Big-screen dramas tend to concentrate on the more fiery emotions. For every movie about hate there's two about love - yet there are hardly any about friendship. In The Hi-Lo Country, Woody Harrelson and Billy Crudup conspire to create a believable friendship that's so fierce, it overshadows their relationships with their girlfriends, as well as their enemies. They clearly love each other (in the brotherly sense) but are such macho, hard-drinking, cow-handling lugs that they're never able to express it. So much so, that when Big Boy shacks up with the object of Pete's unrequited love (Arquette), the two never mention the friction this causes.
Both Pete and Big Boy are far from perfect - Pete practically ignores his adoring girlfriend Josepha (Cruz), while Big Boy openly hates his younger brother - yet their love of the old ways holds them together. At one point, Big Boy admits that trucking the cattle to market is more cost effective than leading them across the plains, but adds: "So what? Why would we truck them when being a cowboy is so much fun?" They're dinosaurs and they know it - as does Jim Ed Love, who displays respect for the pair, despite their hostility towards him.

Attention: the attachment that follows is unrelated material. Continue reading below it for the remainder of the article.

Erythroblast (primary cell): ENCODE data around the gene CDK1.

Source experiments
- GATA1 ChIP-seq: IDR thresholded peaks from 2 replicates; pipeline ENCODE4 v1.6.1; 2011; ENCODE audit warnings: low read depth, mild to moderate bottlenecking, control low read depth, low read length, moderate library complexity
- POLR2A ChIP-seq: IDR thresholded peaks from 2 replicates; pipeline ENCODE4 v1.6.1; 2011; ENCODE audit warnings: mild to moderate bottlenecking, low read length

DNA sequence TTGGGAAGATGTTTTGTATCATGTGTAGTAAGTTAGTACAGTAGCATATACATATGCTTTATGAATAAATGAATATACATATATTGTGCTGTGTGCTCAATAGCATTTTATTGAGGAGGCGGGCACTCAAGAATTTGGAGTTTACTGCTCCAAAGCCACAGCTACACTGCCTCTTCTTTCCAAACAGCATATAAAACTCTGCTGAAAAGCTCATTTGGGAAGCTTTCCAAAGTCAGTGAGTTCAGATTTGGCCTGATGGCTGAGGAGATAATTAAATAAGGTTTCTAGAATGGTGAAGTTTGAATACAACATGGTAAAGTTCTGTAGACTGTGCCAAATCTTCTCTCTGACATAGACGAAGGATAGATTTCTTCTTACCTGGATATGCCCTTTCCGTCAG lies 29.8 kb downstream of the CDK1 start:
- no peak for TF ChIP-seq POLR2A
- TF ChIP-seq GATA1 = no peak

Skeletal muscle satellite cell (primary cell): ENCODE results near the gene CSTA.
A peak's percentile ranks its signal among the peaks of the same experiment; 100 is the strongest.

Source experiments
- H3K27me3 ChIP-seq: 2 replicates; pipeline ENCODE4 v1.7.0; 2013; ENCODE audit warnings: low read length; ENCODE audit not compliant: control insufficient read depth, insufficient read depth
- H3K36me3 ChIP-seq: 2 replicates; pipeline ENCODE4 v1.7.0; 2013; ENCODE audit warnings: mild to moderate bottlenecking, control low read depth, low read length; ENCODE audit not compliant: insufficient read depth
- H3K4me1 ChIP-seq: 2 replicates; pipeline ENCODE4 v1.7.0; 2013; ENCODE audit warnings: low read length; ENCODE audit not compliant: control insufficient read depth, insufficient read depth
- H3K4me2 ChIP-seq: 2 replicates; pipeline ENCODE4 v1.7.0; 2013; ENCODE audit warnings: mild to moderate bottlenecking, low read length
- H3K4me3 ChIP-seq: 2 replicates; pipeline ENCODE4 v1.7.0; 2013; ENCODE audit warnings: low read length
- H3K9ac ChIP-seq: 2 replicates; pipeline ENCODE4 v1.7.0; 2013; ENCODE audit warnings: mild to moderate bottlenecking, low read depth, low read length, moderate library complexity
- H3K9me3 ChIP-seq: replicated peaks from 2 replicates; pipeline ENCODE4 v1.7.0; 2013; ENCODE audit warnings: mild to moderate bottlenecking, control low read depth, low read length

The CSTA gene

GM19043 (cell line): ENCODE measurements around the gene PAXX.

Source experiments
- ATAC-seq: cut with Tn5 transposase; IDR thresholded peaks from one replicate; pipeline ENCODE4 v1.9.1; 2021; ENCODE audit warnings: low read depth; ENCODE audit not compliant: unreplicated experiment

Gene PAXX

Although it's clearly a Western, with big skies and larger-than-life characters in big hats, The Hi-Lo Country has an offbeat feel to it, due in part to the late '40s setting, but also because of the director casting a Limey's-eye view on America's most holy genre. Frears highlights just how odd their culture can be - at one point, Big Boy's grandmother mentions that three generations of men from the family have died from gunshot wounds.
Despite its slow pace, The Hi-Lo Country stays captivating because the actors, writer and director have created real people in a real setting. By the end, you come to care about this group of characters who insist on living what they know is a doomed lifestyle.